• FIA HTP valid
• Can participate in all historic races including Le Mans Classic
The Porsche 906, also known as the Carrera 6, emerged during a pivotal time for Porsche in the mid-1960s. Introduced in 1966, this car was a direct successor to the 904 Carrera GTS. Designed primarily for endurance racing, the 906 was a significant step forward in Porsche's racing car evolution. It was the first Porsche car to fully utilize lightweight materials, employing a chassis made from tubular steel and a body constructed from Fiberglass-reinforced plastic (FRP). This innovative use of materials significantly reduced the car's weight, improving its speed, han-dling, and overall performance on the track.
Winner of the 1966 Targa Florio
One of the defining moments in the Porsche 906's history was its stellar performance in the 1966 Targa Florio. Despite facing competitors with larger engines, the 906's exceptional agility, superior handling, and reliability allowed it to outshine its rivals and secure a surprise victory. This triumph was a testament to the car's engineering brilliance and showcased Porsche's commitment to creating racing machines that excelled in endurance competitions. The 906's success in the Targa Florio solidified its reputation as a competitive and versatile racer, earning its place in the annals of motorsport history and cementing its significance in the Porsche rac-ing lineage.
Despite its relatively short production run—only around 50 units were made—the Porsche 906's impact reverberated in the racing world. Its technological advancements and triumphs on the track became pivotal in shaping Porsche's future racing endeavors, setting a standard for light-weight design and showcasing the brand's relentless pursuit of innovation and performance excellence.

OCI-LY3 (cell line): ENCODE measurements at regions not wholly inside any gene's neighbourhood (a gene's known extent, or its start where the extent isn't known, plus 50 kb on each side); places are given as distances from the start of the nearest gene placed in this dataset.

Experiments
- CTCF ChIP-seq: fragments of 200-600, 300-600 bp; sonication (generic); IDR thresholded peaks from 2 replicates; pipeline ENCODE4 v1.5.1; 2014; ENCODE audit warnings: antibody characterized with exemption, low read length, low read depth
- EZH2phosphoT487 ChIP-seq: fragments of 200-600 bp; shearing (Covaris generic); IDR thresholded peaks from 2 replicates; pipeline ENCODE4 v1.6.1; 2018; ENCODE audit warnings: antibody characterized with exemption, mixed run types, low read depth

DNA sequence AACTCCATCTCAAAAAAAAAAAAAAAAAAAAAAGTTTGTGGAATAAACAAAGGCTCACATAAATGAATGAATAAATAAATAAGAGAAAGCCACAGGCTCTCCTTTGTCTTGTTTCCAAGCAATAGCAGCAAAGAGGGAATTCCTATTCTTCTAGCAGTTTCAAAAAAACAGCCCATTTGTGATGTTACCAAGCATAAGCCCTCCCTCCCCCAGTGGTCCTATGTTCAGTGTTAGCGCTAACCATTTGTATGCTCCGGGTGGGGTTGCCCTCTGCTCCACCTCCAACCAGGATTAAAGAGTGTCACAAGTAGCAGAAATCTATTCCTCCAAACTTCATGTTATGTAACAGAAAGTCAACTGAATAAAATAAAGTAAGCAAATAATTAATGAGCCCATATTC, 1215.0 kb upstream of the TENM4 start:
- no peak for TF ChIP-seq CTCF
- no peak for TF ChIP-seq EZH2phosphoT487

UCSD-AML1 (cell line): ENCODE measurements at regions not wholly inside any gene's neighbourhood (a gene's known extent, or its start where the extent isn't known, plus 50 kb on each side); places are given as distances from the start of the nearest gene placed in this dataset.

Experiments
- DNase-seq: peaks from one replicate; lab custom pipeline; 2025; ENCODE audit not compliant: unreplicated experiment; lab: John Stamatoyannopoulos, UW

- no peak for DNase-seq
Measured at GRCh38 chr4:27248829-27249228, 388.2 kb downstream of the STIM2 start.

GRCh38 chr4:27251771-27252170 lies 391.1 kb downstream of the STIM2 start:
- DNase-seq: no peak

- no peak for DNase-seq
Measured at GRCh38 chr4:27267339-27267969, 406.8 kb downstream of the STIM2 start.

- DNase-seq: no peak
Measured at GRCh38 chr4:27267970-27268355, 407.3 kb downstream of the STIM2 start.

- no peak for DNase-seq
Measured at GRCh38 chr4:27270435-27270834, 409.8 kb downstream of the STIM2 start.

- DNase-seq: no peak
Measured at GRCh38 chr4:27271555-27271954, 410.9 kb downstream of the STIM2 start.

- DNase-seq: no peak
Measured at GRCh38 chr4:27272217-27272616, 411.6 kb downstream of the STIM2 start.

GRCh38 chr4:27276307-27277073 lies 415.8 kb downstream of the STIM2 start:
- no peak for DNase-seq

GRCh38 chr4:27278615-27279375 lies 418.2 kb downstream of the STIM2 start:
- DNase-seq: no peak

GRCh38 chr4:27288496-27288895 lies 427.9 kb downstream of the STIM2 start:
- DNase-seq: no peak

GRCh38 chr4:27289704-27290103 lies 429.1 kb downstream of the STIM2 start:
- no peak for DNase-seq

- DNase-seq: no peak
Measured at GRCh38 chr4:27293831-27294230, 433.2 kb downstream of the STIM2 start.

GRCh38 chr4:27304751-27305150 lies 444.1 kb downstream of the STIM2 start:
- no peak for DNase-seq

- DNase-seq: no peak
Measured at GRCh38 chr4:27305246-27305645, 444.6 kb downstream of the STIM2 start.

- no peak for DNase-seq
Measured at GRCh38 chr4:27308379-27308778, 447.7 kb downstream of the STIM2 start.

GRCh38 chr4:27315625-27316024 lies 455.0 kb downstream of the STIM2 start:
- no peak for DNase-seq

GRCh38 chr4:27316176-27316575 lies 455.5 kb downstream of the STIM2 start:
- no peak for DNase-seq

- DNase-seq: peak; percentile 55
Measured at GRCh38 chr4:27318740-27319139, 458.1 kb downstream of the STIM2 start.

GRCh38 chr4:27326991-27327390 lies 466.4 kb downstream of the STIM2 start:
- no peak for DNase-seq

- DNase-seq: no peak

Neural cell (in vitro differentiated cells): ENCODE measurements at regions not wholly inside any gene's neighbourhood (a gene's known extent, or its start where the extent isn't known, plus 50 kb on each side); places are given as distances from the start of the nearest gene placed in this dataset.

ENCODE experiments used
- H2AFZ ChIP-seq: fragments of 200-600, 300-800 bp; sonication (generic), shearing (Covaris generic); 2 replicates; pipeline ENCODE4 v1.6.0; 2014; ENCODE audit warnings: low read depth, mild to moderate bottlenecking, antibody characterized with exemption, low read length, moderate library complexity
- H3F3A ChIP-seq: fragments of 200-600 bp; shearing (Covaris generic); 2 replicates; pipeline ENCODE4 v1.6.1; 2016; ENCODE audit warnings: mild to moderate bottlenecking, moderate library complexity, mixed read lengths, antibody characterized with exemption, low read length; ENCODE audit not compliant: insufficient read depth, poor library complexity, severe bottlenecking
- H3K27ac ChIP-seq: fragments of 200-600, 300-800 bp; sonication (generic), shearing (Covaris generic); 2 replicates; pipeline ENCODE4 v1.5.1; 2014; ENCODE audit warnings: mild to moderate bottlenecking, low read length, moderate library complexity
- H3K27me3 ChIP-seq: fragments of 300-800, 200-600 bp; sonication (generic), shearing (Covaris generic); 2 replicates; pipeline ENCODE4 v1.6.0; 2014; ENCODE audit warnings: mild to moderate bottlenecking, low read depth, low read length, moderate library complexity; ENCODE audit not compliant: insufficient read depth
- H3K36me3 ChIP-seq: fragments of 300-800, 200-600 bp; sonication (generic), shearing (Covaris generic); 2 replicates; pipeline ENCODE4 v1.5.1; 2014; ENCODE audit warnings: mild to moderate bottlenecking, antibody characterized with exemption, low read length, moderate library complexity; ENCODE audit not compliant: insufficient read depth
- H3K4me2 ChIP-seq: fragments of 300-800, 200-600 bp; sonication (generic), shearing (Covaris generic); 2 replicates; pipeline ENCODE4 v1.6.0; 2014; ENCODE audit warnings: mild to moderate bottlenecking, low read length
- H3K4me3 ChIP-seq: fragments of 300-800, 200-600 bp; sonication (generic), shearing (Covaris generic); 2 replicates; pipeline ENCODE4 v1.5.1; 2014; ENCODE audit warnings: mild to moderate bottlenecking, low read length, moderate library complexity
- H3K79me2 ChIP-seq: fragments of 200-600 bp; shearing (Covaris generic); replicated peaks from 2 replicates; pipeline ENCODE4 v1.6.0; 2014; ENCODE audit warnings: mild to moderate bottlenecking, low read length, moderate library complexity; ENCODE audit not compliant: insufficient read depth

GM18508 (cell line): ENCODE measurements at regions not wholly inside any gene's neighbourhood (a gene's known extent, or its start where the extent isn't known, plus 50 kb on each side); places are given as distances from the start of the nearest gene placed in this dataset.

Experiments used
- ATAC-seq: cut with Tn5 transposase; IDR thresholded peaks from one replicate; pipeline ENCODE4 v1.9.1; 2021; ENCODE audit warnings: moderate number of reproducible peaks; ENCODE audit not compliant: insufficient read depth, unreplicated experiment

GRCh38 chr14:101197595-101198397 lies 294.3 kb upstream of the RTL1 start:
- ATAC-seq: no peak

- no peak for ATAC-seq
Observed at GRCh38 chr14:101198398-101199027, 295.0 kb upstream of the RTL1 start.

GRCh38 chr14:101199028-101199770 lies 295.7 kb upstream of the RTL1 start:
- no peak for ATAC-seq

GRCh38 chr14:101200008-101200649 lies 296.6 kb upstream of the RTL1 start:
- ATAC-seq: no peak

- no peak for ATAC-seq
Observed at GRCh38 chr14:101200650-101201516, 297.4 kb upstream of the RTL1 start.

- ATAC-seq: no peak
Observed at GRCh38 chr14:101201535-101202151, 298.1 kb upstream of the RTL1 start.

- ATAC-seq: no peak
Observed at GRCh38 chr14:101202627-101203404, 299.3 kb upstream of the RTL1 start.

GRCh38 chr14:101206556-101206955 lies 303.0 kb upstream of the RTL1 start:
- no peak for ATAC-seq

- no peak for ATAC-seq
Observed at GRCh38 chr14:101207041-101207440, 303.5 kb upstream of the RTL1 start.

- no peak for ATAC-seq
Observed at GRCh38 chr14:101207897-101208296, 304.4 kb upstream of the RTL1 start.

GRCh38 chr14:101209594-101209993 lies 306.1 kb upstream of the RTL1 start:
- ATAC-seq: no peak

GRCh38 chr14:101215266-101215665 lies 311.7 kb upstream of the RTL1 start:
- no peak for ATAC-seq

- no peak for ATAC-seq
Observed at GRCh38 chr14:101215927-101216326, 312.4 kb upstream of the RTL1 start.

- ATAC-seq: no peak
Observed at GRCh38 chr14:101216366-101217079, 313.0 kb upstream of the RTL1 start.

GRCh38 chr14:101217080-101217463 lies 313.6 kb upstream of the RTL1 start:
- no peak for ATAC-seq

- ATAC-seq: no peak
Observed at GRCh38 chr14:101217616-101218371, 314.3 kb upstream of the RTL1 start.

This model was one of the three 906 imported to the USA in 1966 by Otto Zipper, the owner of Precision Motor Cars in Beverly Hills, California. The car was repainted in silver shortly after arriving in the land of Uncle Sam, where it was raced by legendary driver Ken Miles (celebrated in the recent Ford Vs. Ferrari blockbuster). It was then sold to Jack Hinkle in Kansas, where the car was actively raced.
Raced by Ken Miles
In 1968, the car made its way back to California under the ownership of Vasek Polak, another US Porsche dealer. The car was then resold several times in the USA before being acquired by Dennis Aase who owned it for fifteen years before reselling it to Tom Kobayashi, a collector located in California, who restored it completely.
In 2003, Jean Claude Pichon and André Cuzeron took part in the 2003 Tour Auto in France. The pair unfortunately crashed during a circuit race of the Tour, where the car burnt entirely, but luckily its crew escaped unharmed.
The car was completely reconstructed under the supervision of famous Porsche Mechanic and manufacturer Thierry Reynaud. It now uses the chassis number 104 (bis) as a reconstruction of Chassis 104.
It was then sold to its current owner who has held the car until today, not finding the time to drive it enough, he has chosen to sell with Boutsen Classic Cars. The car is equipped with a correct period 2.0L Flat six cylinders engine and comes with a valid FIA HTP, making it eligible for any historic race such as the famous Le Mans Classic.
Asking Price : P.O.R